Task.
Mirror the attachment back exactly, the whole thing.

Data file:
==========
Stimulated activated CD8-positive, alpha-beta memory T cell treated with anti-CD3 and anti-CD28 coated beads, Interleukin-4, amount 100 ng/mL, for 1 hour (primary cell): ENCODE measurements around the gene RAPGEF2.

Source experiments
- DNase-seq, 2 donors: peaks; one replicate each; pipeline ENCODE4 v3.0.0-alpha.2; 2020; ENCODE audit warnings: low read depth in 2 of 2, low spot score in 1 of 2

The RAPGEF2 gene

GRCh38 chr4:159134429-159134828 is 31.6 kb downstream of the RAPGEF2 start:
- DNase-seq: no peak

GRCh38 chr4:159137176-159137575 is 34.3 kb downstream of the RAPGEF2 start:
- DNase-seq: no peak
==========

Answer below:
Stimulated activated CD8-positive, alpha-beta memory T cell treated with anti-CD3 and anti-CD28 coated beads, Interleukin-4, amount 100 ng/mL, for 1 hour (primary cell): ENCODE measurements around the gene RAPGEF2.

Source experiments
- DNase-seq, 2 donors: peaks; one replicate each; pipeline ENCODE4 v3.0.0-alpha.2; 2020; ENCODE audit warnings: low read depth in 2 of 2, low spot score in 1 of 2

The RAPGEF2 gene

GRCh38 chr4:159134429-159134828 is 31.6 kb downstream of the RAPGEF2 start:
- DNase-seq: no peak

GRCh38 chr4:159137176-159137575 is 34.3 kb downstream of the RAPGEF2 start:
- DNase-seq: no peak